• The Corporations Bankrolling ALEC, which Has Promoted “Stand Your Ground” as a “Model” Bill

      The gun lobby has come under the spotlight for its role in the so-called “Stand Your Ground” or “Shoot First” law that may protect the man who shot and killed seventeen-year-old Trayvon Martin in Florida –- but many other special interests, including household names like Kraft Foods and Wal-Mart, also helped facilitate the spread of these and other laws by funding the American Legislative Exchange Council (ALEC).

  • ACTA

    • Spinning ACTA “prolongation” strategies – noise in the cable

      LQDN demonstrates that their voting expectations do not depend upon the ECJ rerferral but their procedural input is quite a bit confusing. I had some strange artefacts in my DSL connection and then found out the ethernet cable between the router and the splitter was broken. You could argue that LQDN add some fog of war and inserted confusion in the process. I just wonder if MEPs would switch to a different cable. If you dismiss the current proposed procedures of the rapporteur David Martin as “delay” tactics what’s the actual alternative for Parliament?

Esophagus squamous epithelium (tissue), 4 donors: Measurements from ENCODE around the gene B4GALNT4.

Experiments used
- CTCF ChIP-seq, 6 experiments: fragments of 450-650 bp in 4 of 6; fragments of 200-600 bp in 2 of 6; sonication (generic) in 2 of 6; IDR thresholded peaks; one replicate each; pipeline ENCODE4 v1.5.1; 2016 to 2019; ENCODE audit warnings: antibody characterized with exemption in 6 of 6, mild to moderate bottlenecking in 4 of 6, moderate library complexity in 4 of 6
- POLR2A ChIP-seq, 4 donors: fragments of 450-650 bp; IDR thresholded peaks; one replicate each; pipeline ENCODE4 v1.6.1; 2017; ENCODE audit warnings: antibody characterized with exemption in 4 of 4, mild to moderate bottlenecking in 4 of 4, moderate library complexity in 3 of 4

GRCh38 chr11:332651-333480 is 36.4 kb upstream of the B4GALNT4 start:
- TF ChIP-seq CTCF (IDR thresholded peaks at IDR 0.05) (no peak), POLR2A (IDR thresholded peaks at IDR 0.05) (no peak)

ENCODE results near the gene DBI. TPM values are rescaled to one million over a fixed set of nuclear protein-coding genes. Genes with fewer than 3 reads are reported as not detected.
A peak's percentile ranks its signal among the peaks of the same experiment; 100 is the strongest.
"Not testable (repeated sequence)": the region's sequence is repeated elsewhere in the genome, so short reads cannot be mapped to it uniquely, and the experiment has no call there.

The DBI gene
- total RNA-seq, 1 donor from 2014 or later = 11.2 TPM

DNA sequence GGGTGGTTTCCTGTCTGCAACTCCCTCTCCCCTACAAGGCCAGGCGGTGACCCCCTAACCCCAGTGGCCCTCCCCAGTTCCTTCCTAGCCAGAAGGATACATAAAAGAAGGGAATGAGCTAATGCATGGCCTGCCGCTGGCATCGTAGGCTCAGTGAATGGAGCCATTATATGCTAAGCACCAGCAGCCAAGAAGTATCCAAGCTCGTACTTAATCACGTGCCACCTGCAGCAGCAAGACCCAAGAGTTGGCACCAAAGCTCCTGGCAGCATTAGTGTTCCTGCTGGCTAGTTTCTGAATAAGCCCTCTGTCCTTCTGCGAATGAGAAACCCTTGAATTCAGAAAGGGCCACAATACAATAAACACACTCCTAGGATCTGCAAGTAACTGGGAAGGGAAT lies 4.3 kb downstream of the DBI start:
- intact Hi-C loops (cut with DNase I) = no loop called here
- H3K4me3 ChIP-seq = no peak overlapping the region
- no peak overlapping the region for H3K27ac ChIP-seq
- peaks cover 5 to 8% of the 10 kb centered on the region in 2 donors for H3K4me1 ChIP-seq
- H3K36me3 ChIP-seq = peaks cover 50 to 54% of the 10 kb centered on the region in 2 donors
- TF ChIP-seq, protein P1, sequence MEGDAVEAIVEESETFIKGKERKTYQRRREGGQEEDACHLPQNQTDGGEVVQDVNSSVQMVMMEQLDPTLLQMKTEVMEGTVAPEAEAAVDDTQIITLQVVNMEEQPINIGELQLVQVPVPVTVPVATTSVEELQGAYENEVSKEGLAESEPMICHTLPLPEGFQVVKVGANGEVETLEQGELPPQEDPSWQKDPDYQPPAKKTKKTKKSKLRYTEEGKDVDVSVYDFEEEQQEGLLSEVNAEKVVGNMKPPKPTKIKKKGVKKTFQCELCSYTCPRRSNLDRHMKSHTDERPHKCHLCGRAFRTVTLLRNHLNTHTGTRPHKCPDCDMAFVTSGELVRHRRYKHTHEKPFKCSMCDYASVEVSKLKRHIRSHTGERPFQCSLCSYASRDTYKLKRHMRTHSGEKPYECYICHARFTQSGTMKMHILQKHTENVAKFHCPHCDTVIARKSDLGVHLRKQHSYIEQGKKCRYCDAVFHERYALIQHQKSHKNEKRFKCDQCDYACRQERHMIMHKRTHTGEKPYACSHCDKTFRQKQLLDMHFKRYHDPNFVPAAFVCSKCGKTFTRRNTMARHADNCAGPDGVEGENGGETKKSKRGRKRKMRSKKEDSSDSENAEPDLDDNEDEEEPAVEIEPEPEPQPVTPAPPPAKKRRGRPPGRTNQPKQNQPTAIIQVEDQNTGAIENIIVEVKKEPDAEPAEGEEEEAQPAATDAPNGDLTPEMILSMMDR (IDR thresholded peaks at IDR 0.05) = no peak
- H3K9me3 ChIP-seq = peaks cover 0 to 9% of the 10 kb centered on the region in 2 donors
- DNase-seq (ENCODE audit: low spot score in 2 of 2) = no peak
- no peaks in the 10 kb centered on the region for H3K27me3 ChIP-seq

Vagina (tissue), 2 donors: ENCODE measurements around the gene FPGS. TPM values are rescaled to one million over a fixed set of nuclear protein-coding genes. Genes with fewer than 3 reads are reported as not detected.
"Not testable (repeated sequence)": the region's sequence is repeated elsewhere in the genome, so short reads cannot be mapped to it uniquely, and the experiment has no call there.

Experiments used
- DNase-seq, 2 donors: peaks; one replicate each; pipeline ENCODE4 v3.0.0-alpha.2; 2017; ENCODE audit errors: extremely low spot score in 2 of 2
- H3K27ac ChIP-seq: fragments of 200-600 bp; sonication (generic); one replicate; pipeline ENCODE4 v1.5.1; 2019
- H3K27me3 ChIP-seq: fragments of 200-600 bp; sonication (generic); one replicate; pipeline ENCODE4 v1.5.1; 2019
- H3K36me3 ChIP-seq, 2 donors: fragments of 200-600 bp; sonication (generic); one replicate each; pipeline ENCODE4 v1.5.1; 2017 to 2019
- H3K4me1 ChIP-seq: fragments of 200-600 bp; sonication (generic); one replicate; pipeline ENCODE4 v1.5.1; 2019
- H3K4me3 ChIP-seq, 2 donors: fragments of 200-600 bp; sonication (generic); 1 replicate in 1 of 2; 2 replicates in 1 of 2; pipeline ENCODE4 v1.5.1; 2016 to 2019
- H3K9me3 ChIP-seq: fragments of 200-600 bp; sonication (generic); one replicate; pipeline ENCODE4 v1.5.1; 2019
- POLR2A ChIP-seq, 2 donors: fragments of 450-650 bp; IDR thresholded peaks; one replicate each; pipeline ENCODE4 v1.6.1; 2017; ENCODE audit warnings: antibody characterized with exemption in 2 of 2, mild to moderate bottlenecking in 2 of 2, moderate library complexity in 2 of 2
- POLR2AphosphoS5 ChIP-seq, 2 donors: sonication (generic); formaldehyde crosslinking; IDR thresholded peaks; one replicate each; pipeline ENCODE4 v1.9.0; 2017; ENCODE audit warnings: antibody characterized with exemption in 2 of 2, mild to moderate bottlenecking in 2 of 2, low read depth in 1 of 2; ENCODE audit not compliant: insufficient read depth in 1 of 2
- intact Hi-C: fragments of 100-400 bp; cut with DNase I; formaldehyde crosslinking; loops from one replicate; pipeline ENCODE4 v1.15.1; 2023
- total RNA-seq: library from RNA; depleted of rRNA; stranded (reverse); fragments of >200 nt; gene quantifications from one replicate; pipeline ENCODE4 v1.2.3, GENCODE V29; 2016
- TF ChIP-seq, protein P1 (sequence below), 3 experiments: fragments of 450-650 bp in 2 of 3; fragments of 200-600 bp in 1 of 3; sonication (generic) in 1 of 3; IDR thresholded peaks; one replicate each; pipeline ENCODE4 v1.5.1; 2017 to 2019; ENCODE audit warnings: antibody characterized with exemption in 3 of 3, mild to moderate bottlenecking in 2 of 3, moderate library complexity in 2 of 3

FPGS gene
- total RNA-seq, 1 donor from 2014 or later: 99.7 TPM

• EU Parliament Will Vote on ACTA Without Delay!

      The EU Parliament has refused to freeze the ACTA debate, and will not refer the agreement to the EU Court of Justice. In a 21 to 5 vote, the Parliament decided to stick to its calendar and will vote on ACTA in June, as originally planned. The Commission’s technocratic manoeuvres have not stopped the Parliament, and the door remains open to a swift rejection of ACTA.